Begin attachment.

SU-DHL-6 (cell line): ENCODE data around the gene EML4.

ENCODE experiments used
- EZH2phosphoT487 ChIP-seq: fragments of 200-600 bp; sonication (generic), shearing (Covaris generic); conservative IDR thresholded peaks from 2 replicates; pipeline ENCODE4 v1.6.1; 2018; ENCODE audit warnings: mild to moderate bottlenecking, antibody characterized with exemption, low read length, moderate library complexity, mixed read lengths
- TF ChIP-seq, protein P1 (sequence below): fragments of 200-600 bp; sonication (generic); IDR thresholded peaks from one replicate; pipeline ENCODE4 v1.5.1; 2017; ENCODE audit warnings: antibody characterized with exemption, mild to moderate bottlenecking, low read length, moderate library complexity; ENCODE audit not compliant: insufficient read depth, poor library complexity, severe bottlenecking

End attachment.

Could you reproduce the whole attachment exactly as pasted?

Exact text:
SU-DHL-6 (cell line): ENCODE data around the gene EML4.

ENCODE experiments used
- EZH2phosphoT487 ChIP-seq: fragments of 200-600 bp; sonication (generic), shearing (Covaris generic); conservative IDR thresholded peaks from 2 replicates; pipeline ENCODE4 v1.6.1; 2018; ENCODE audit warnings: mild to moderate bottlenecking, antibody characterized with exemption, low read length, moderate library complexity, mixed read lengths
- TF ChIP-seq, protein P1 (sequence below): fragments of 200-600 bp; sonication (generic); IDR thresholded peaks from one replicate; pipeline ENCODE4 v1.5.1; 2017; ENCODE audit warnings: antibody characterized with exemption, mild to moderate bottlenecking, low read length, moderate library complexity; ENCODE audit not compliant: insufficient read depth, poor library complexity, severe bottlenecking